Professor Tiwari had even called her “uniquely insightful” in his letter of recommendation. God bless the man; he’d coaxed her to pursue higher education, and even Mahatma Gandhi himself had said an educated woman made a better wife and mother. So here she was, with the blessings of her teacher and Gandhiji, melting into the baking pavement outside the American Consulate in Mumbai, waiting in line to get her visa so she could get on with said higher education.

Enjoying herself immensely, Mili helps her roommate, a North Indian Punjabi, run off with an entirely unsuitable southern Indian man. Her roommate swears her family will come to hunt them down and kill her fiance so when a huge Indian man appears at her doorstep, Mili believes it must be her roommates family. She jumps off her balcony, grabs a bike and cycles away only to crash into a tree injuring an ankle and a wrist.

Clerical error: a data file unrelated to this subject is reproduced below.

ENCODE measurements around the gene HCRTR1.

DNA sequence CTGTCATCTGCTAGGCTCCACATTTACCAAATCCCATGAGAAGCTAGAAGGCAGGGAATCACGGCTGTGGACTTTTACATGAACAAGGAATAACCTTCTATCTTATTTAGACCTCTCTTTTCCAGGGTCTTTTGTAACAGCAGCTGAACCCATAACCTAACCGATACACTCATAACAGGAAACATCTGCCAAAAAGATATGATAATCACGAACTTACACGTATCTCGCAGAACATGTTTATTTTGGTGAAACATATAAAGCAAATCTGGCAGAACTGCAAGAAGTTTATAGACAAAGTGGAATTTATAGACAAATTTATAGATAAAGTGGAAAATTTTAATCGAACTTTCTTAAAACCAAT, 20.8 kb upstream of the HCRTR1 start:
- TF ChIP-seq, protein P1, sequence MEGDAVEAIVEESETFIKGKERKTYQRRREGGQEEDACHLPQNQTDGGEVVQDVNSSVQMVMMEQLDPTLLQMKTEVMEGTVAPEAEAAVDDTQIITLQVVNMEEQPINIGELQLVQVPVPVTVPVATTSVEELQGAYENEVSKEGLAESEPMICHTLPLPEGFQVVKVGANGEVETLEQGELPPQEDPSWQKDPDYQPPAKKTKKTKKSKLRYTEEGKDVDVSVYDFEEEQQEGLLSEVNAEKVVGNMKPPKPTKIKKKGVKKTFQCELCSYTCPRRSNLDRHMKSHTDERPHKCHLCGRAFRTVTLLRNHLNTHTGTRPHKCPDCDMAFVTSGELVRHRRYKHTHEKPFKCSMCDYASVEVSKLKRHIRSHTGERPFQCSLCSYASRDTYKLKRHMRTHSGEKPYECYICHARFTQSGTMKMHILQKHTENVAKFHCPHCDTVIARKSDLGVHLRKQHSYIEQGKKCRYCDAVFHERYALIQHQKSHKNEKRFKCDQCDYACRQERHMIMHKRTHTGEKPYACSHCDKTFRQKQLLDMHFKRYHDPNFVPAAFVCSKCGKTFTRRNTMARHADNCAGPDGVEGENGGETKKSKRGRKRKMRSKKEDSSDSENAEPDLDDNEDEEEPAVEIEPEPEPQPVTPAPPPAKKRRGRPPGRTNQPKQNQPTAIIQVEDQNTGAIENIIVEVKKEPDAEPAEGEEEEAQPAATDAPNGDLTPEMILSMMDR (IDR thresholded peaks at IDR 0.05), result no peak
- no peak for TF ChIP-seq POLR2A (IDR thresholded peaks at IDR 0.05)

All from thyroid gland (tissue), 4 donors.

A Bollywood Affair by Sonali Dev

The Indian man is not her roommate’s brother, but rather Samir Rathod, a famous Bollywood director, who has come to America from Mumbai to find Mili and get her to sign the annulment papers. Yes, Samir is her husband’s brother and hence her brother in law. Samir does not reveal this information, at first believing Mili is some terrible gold digger but as they spend weeks together as Mili convalesces Samir not only realizes Mili is the farthest thing from a gold digger, but he falls in love with her — all the while keeping this huge secret from her.